Skipping a grade is not for every child, no matter how intelligent she is. You have to consider a number of factors, including your child's attitude toward, her socioemotional maturity and the availability of alternate options.
While the criteria for skipping a grade varies from school to school, it is typically grounded in intellectual ability. In other words, if your child easily masters her current coursework, and has the ability to achieve at the next level, she may be a candidate for grade acceleration. Socioemotional maturity is often a secondary concern, but this can be detrimental to your student. Learning is a social process, and children who skip a grade are roughly 12 months younger than their peers. This occasionally complicates tasks involving group work or tasks that draw on skills that develop over an extended period of time (i.e. fine or gross motor skills) — especially when a student is not ready to skip a grade.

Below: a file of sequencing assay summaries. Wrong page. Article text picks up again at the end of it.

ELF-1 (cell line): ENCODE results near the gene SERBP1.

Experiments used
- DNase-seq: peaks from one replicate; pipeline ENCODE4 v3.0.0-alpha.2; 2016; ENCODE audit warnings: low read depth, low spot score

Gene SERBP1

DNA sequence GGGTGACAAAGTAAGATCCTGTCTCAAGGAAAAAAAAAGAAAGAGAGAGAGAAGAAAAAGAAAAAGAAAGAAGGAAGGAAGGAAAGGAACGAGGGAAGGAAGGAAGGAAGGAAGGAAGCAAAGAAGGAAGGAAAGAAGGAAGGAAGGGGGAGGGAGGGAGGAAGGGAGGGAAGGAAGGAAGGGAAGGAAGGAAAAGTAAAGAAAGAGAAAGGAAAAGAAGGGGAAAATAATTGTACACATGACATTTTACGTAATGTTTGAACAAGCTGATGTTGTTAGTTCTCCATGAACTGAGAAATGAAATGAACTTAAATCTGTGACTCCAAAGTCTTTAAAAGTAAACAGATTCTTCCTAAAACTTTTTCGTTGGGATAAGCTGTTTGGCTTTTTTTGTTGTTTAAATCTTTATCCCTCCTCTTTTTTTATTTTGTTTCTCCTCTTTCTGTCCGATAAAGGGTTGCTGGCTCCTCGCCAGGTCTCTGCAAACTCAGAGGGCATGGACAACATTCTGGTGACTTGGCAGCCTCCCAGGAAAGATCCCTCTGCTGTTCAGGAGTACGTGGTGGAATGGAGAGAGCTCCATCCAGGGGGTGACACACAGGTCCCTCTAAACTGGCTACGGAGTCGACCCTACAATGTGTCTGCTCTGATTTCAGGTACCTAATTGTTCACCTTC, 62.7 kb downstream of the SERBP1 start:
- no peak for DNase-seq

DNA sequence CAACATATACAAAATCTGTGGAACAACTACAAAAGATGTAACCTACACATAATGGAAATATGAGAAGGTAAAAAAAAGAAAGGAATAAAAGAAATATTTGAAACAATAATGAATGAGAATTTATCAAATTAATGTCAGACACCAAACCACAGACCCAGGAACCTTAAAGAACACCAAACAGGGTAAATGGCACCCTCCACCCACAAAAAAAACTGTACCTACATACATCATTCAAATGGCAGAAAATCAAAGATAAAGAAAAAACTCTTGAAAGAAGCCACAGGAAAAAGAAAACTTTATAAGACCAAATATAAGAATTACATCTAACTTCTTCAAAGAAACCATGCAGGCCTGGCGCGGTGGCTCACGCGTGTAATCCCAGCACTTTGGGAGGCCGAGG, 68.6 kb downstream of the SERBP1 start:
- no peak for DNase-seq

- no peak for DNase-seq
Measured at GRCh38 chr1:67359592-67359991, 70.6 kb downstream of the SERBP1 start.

Your student may be academically, emotionally and socially prepared for grade acceleration, but these factors in themselves do not guarantee a smooth transition or continued success in school. Your child must want to skip grades. Consider, for instance, whether she is closer to children in her own grade, or in the year above. Is she fearless or timid when faced with the prospect of making new friends? Would grade acceleration reignite her motivation in the classroom? Are there extenuating circumstances — such as participation in a grade-specific sports team or hesitance over missing graduation or orientation events — that would call for or against skipping grades?
For some families, grade acceleration may be the only option for their gifted students. And for many, it's ultimately an option that works very well. However, before you commit to this path, ask whether your child’s school can accommodate her in other ways. Is there an honors program, or can she take her best subjects with students who are a grade or two ahead of her? This may be an especially promising option in middle school, when subjects are divided into distinct classes.
If your child is in elementary school, speak with her teacher about supplementing her day-to-day routine with a self-paced curriculum. While her teacher will not have limitless time to devote to your child, there's a possiblity to challenge her more deeply.
For more tips and strategies to help your student succeed in school, visit varsitytutors.com.
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